Pancreatic beta cells that do not produce sufficient insulin in people with type 2 diabetes (T2D) are not permanently damaged during the early stages of the disease and can be restored to normal function through the removal of excess fat in the cells, according to a study entitled “Remission of Type 2 Diabetes for Two Years Is Associated with Full Recovery of Beta-CellFunctional Mass in the Diabetes Remission Clinical Trial (DiRECT)” presented today at the American Diabetes Association’s® (ADA’s) 79th Scientific Sessions®. More than one-third (36%) of the participants who took part in an intensive weight management program saw remission of their T2D after two years.

Type 2 diabetes is a progressive disease over time, and previous research has suggested beta cell death is the root cause of increasing failure of insulin-production and severity of T2D. Findings presented today examined beta cellproduction within a geographically-defined subgroup of the original DiRECT participants who had already achieved remission of T2D through diet-induced weight loss. The study found, however, beta cells are not permanently damaged in early T2D and can be rescued by removing the metabolic stress of excess fat within the cells. The findings are the result of the examination of insulin production on a subgroup at baseline (starting weight), immediately after weight loss (five months), and upon follow up of one and two years. Researchers defined participants as “in remission” if long-term blood glucose levels (HbA1c) were less than 48mmol/mol (6.5%) and their fasting glucose plasma (FPG) levels were less than 126mg/dl, without the use of any T2D medications.

The researchers used a Stepped Insulin Secretion Test with Arginine (SISTA) to quantify functional beta cell mass (maximum insulin secretory response during hyperglycemia). Insulin secretion rates were estimated by de-convolution, and participants’ A1C and fasting plasma glucose (FPG) levels were assessed. Analysis determined that many from the group who had initially achieved remission of T2D – blood glucose levels capable of achieving non-diabetic blood glucose control although not considered normal – had remained in remission two years after the study. Within the 40 people who had initially achieved remission of T2D, 20 participants (13 male/seven female) remained in remission, 13 gained weight and relapsed, and seven did not maintain follow-up. Furthermore, when compared to a nondiabetic comparator (NDC) group used in the study, which matched the age/gender of the DiRECT intervention group participants after weight loss, the study participants’ maximum rate of insulin secretion was comparable. The intervention group participants’ insulin secretion increased from a median of 0.58 nmol/min/m2 at baseline to 0.94 nmol/min/m2 after two years, and the insulin secretion of the NDC group had a median insulin secretion rate of 1.02 nmol/min/m2 at 24-months follow up.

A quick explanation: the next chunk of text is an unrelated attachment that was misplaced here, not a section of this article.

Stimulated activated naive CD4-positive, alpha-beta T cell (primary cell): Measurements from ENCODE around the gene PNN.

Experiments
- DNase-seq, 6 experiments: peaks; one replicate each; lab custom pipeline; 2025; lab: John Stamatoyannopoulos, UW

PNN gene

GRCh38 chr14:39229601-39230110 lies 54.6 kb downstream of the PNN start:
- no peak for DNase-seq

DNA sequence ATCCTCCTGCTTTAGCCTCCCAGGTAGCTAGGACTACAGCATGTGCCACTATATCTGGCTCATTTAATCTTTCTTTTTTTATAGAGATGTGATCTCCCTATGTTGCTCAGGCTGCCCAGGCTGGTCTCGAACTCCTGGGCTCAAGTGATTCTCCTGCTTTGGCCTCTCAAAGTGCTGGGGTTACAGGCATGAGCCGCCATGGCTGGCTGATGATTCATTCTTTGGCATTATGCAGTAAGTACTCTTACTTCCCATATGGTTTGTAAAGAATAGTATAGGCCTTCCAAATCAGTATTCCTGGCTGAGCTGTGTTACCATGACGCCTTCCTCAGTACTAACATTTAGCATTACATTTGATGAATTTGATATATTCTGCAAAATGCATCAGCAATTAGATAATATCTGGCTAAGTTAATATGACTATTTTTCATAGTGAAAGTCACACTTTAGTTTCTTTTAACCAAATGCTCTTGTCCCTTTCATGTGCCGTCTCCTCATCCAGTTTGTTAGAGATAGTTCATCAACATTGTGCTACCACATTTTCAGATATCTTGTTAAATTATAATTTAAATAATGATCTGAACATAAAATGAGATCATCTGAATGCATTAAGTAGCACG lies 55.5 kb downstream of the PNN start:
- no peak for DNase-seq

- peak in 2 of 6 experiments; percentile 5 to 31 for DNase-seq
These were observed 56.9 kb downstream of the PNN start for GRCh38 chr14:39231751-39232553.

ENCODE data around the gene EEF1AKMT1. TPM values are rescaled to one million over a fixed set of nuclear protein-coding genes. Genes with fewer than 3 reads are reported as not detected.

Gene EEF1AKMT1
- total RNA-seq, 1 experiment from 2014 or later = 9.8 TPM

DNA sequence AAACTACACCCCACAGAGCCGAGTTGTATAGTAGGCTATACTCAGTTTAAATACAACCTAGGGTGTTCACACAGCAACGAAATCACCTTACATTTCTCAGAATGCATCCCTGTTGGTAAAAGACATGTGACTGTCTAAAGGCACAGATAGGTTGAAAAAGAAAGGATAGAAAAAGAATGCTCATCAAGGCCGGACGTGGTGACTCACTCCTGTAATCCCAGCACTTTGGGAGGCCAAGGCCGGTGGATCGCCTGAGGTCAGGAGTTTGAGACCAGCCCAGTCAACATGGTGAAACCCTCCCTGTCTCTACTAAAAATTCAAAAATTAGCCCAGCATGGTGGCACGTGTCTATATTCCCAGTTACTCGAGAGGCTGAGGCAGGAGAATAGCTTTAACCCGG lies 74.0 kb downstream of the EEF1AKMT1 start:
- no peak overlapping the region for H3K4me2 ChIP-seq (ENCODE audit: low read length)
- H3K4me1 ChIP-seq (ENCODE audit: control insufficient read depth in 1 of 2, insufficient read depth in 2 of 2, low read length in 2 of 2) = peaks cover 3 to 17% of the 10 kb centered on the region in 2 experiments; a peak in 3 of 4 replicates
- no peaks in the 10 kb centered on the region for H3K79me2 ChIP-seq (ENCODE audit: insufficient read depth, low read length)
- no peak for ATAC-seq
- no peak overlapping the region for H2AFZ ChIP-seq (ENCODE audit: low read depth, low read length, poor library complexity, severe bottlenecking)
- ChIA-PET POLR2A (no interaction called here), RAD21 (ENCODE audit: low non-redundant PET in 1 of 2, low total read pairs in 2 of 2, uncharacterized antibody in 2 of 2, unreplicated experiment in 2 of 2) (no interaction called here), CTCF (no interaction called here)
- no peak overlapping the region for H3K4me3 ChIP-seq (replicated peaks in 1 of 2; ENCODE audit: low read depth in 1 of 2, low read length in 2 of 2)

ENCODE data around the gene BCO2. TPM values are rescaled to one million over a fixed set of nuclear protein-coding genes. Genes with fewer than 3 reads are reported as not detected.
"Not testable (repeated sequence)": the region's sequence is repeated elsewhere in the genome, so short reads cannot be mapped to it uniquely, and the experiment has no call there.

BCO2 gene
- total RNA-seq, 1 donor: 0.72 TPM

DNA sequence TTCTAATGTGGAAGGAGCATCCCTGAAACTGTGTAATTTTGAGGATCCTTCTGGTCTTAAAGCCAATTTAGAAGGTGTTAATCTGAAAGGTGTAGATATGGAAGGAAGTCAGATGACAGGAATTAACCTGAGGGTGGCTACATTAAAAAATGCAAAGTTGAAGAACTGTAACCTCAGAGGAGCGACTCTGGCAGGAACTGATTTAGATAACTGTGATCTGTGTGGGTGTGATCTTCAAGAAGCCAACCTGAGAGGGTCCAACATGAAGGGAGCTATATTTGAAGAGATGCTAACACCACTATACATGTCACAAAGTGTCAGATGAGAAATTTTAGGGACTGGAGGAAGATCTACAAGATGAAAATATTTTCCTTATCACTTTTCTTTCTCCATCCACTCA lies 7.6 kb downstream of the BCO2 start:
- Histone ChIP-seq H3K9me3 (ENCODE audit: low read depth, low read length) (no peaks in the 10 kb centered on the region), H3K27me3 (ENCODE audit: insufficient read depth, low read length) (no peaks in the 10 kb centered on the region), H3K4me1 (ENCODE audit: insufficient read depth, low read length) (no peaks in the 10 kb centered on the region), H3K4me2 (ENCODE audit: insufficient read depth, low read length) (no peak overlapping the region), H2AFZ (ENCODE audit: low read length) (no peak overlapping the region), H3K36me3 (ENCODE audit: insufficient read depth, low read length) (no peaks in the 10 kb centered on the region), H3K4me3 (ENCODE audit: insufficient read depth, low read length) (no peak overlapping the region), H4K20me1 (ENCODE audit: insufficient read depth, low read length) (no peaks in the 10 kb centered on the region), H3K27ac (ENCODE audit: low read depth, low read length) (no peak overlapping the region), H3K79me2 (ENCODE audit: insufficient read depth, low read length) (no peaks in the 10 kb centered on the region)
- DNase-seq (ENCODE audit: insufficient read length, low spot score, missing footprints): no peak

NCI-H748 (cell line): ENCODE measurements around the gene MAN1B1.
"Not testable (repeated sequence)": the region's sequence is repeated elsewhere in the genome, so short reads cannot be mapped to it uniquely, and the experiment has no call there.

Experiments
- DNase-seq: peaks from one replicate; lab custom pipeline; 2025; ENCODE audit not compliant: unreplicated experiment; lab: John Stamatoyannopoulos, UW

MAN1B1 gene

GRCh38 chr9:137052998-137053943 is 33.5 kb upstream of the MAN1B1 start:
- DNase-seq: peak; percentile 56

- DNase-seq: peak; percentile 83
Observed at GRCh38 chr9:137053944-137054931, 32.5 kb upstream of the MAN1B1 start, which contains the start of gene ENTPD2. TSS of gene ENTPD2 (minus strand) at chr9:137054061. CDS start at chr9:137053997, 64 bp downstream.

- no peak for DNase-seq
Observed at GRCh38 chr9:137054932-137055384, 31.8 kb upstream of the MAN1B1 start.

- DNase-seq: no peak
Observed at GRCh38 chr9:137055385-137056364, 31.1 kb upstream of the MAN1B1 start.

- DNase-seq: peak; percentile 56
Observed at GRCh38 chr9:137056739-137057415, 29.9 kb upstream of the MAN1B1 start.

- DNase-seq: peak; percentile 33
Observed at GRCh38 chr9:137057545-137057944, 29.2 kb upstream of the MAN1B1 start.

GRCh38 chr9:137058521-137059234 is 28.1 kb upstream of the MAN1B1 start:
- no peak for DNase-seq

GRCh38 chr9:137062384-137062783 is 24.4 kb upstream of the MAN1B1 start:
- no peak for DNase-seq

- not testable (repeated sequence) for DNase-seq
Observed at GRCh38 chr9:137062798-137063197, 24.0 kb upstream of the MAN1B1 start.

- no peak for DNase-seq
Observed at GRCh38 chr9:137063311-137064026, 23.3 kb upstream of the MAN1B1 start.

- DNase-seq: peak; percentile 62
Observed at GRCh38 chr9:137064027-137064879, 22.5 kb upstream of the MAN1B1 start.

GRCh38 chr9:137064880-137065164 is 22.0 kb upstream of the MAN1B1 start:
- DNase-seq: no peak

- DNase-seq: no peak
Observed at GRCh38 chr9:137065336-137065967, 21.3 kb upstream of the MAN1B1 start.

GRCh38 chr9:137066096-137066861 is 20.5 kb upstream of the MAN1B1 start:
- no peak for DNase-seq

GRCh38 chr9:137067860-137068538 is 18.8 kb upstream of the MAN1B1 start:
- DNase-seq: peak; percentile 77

DiRECT is the latest in a series of studies to test the 2008 Twin Cycle hypothesis. Researchreleased in 2011 reported a dramatic fall in liverfat and a significant decrease in intra-pancreatic fat levels following 33 pounds of weight loss with recovery of some beta cell function in people with T2D. In 2016, scientists reported that maintaining a healthy weight for nine months after a period of weight loss assisted in beta cell recovery. The open-labeled, cluster-randomized controlled trial involved 306 participants from 49 primary care practices in Scotland and England between 2014 and 2017. Patients ranged in ages from 20 to 65, had a body mass between 27-45 kg/m 2, were not receiving insulin and with up to 6 years duration of T2D. Practices were randomly selected to offer participants one of two treatments, both of which had already been shown to be effective. DiRECT aimed to ascertain which treatment option was more effective.

The control group was based on best-practice care guidelines from the National Institute for Health and Care Incidence (NICE) and the ADA’s Standards of Medical Care in Diabetes (including antihyperglycemic and antihypertensive medications), while the intervention group became involved in a weight management program that included withdrawal of antihyperglycemic and anti-hypertensive drugs, total diet replacement (825-853 kcal/day for three to five months), structured food introduction and structured support for long-term weight loss maintenance.

“Our research explains the observed recovery from T2D. Equally as important, though, is the finding that recovery can be achieved through primary care as part of routine health care following current standards of care,” said co-lead study investigator Roy Taylor, professor of medicine and metabolism at Newcastle University and Newcastle Hospitals NHS Trust. “People with type 2 diabetes have a choice rather than a life sentence. If the simple, effective method of weight loss and minimization of weight regain is undertaken, individuals with early type 2 diabetes can return to normal health with a profound decrease in risk of serious long-term complications associated with diabetes such as cardiac disease. Type 2 diabetes is a reversible condition, and remission can be achieved and sustained. Our research has also discovered a key message surrounding weight loss treatments. The current slow, steady approach is difficult and successful for only a few. In contrast, the approach of rapid, short-term weight loss followed by a long-term phase of avoidance of weight gain has been shown to be more productive”

from ADA media


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